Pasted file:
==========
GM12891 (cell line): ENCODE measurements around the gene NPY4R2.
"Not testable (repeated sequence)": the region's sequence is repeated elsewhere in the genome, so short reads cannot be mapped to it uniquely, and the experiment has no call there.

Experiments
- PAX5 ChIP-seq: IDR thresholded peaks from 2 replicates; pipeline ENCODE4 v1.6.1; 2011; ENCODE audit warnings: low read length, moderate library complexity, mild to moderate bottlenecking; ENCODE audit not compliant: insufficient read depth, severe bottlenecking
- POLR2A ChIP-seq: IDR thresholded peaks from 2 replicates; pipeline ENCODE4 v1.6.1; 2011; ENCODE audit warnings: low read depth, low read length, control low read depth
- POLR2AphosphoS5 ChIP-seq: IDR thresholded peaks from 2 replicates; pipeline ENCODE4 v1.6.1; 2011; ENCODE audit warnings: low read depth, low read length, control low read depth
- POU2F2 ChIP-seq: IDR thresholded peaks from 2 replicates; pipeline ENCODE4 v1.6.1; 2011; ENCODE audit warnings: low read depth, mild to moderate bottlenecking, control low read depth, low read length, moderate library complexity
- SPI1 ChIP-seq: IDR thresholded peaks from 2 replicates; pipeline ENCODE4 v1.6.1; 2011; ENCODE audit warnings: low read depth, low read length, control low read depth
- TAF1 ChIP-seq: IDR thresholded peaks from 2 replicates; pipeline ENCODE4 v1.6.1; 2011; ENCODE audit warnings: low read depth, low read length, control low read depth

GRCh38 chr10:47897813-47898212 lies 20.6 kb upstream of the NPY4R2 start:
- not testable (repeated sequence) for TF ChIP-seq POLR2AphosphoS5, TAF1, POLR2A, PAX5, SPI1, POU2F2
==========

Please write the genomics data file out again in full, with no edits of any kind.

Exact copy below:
GM12891 (cell line): ENCODE measurements around the gene NPY4R2.
"Not testable (repeated sequence)": the region's sequence is repeated elsewhere in the genome, so short reads cannot be mapped to it uniquely, and the experiment has no call there.

Experiments
- PAX5 ChIP-seq: IDR thresholded peaks from 2 replicates; pipeline ENCODE4 v1.6.1; 2011; ENCODE audit warnings: low read length, moderate library complexity, mild to moderate bottlenecking; ENCODE audit not compliant: insufficient read depth, severe bottlenecking
- POLR2A ChIP-seq: IDR thresholded peaks from 2 replicates; pipeline ENCODE4 v1.6.1; 2011; ENCODE audit warnings: low read depth, low read length, control low read depth
- POLR2AphosphoS5 ChIP-seq: IDR thresholded peaks from 2 replicates; pipeline ENCODE4 v1.6.1; 2011; ENCODE audit warnings: low read depth, low read length, control low read depth
- POU2F2 ChIP-seq: IDR thresholded peaks from 2 replicates; pipeline ENCODE4 v1.6.1; 2011; ENCODE audit warnings: low read depth, mild to moderate bottlenecking, control low read depth, low read length, moderate library complexity
- SPI1 ChIP-seq: IDR thresholded peaks from 2 replicates; pipeline ENCODE4 v1.6.1; 2011; ENCODE audit warnings: low read depth, low read length, control low read depth
- TAF1 ChIP-seq: IDR thresholded peaks from 2 replicates; pipeline ENCODE4 v1.6.1; 2011; ENCODE audit warnings: low read depth, low read length, control low read depth

GRCh38 chr10:47897813-47898212 lies 20.6 kb upstream of the NPY4R2 start:
- not testable (repeated sequence) for TF ChIP-seq POLR2AphosphoS5, TAF1, POLR2A, PAX5, SPI1, POU2F2